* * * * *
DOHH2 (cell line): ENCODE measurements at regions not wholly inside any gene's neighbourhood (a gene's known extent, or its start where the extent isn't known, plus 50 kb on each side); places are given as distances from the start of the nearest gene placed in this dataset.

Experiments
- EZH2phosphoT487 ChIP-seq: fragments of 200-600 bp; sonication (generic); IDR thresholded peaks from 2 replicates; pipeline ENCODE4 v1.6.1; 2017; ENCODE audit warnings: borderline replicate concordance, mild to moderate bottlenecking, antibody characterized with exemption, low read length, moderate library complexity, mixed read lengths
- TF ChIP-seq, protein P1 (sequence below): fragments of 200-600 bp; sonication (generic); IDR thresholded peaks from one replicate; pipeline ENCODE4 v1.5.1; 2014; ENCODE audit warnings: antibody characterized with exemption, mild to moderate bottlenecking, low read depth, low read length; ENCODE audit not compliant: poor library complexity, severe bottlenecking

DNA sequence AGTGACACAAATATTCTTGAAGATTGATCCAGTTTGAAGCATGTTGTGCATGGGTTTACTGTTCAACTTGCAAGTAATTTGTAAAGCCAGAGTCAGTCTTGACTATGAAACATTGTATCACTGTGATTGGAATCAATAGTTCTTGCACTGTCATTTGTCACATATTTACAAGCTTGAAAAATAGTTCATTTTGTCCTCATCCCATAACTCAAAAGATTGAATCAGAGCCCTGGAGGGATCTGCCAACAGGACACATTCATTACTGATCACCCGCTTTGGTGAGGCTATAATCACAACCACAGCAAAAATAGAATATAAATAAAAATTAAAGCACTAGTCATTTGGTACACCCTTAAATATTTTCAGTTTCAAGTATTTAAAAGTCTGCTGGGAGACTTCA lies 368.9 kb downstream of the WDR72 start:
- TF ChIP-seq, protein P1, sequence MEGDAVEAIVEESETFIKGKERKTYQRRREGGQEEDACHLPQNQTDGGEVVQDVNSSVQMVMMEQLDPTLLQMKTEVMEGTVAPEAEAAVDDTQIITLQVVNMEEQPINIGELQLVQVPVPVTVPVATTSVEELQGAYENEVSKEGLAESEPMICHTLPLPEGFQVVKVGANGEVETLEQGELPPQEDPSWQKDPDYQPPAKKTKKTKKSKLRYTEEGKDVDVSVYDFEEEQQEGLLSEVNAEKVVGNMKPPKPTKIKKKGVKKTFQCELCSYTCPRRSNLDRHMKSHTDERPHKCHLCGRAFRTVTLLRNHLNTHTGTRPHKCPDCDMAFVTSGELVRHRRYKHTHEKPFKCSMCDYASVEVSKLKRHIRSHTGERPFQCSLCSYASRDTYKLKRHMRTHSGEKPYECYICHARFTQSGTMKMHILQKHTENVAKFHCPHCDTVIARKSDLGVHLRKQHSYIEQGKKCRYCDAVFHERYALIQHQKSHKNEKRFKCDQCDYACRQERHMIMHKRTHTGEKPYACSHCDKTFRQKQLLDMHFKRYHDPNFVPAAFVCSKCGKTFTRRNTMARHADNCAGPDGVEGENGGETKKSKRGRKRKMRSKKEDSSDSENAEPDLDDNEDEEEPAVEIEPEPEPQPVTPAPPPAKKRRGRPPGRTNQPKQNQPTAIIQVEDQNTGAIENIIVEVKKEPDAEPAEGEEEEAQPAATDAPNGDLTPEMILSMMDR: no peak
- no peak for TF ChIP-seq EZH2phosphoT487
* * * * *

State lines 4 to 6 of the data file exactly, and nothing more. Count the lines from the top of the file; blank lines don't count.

- TF ChIP-seq, protein P1 (sequence below): fragments of 200-600 bp; sonication (generic); IDR thresholded peaks from one replicate; pipeline ENCODE4 v1.5.1; 2014; ENCODE audit warnings: antibody characterized with exemption, mild to moderate bottlenecking, low read depth, low read length; ENCODE audit not compliant: poor library complexity, severe bottlenecking

DNA sequence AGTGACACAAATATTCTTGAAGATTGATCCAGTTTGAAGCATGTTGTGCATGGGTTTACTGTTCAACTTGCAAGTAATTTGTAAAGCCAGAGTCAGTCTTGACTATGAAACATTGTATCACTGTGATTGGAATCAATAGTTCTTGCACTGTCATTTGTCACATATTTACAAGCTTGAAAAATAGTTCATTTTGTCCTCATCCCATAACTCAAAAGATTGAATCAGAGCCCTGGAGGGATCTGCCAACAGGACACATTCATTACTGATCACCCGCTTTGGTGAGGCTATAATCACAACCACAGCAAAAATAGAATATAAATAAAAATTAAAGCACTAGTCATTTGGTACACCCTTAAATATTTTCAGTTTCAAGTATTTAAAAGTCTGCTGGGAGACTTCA lies 368.9 kb downstream of the WDR72 start:
- TF ChIP-seq, protein P1, sequence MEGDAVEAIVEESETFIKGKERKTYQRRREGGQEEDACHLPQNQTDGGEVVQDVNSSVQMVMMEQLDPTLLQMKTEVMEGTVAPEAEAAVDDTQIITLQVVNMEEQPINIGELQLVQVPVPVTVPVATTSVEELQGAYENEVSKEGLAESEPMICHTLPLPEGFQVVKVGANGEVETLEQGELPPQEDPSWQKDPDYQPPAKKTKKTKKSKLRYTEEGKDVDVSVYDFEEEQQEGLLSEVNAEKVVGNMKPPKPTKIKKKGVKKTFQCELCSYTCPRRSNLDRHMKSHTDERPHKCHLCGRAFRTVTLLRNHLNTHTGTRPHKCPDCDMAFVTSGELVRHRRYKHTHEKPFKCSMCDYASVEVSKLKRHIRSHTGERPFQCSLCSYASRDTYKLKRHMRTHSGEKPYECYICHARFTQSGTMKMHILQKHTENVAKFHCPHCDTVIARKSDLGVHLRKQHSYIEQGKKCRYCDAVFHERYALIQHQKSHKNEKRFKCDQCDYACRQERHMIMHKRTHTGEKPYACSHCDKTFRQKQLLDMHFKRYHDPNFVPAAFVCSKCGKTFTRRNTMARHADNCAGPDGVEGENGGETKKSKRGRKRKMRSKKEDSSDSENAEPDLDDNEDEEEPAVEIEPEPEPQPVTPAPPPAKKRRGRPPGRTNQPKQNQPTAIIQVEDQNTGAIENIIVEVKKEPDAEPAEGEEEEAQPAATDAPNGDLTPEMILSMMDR: no peak